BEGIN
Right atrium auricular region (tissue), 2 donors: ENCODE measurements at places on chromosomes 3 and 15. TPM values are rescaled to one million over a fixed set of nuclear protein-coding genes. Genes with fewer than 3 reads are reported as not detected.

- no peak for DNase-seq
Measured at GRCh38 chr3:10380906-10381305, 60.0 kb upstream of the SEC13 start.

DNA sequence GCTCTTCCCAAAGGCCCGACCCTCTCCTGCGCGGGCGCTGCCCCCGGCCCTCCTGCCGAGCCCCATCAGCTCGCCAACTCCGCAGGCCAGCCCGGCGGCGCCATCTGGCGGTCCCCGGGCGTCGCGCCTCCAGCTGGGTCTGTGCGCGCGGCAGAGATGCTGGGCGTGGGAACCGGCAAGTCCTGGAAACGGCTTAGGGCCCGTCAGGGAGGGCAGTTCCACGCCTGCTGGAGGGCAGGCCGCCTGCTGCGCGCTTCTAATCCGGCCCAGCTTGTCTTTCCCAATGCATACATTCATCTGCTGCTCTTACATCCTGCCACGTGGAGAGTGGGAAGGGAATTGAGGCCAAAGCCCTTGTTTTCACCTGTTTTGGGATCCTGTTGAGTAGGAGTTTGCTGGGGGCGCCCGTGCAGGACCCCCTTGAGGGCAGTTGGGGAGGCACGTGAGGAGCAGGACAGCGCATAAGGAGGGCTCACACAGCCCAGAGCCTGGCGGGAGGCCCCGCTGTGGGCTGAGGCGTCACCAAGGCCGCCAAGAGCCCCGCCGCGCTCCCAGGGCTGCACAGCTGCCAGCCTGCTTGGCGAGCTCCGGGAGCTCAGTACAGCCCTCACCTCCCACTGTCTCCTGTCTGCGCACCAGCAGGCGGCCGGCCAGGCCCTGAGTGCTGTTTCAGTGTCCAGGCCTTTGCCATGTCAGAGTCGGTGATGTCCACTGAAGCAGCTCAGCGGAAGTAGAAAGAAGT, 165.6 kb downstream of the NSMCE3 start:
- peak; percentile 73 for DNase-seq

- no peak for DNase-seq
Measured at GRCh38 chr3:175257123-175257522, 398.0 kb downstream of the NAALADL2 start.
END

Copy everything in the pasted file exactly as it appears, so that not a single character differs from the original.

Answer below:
Right atrium auricular region (tissue), 2 donors: ENCODE measurements at places on chromosomes 3 and 15. TPM values are rescaled to one million over a fixed set of nuclear protein-coding genes. Genes with fewer than 3 reads are reported as not detected.

- no peak for DNase-seq
Measured at GRCh38 chr3:10380906-10381305, 60.0 kb upstream of the SEC13 start.

DNA sequence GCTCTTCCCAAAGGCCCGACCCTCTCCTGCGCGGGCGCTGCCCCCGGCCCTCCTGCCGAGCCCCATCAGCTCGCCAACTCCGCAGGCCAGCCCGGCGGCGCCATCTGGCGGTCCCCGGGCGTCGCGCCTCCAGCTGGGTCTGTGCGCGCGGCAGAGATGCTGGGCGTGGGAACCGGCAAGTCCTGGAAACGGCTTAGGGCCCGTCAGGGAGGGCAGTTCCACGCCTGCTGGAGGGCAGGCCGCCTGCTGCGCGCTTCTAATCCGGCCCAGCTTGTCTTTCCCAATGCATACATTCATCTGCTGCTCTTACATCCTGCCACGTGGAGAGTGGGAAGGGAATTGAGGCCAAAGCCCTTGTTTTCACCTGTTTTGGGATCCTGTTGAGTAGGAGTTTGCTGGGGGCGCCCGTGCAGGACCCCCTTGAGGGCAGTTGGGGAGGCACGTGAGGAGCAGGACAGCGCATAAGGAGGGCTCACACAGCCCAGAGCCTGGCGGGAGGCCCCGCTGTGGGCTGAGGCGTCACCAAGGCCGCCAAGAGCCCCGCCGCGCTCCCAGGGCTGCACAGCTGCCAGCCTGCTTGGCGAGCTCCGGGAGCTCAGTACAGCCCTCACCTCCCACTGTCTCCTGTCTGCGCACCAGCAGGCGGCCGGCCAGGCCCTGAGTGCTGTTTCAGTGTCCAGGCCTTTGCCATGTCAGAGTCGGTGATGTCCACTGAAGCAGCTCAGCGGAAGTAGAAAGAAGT, 165.6 kb downstream of the NSMCE3 start:
- peak; percentile 73 for DNase-seq

- no peak for DNase-seq
Measured at GRCh38 chr3:175257123-175257522, 398.0 kb downstream of the NAALADL2 start.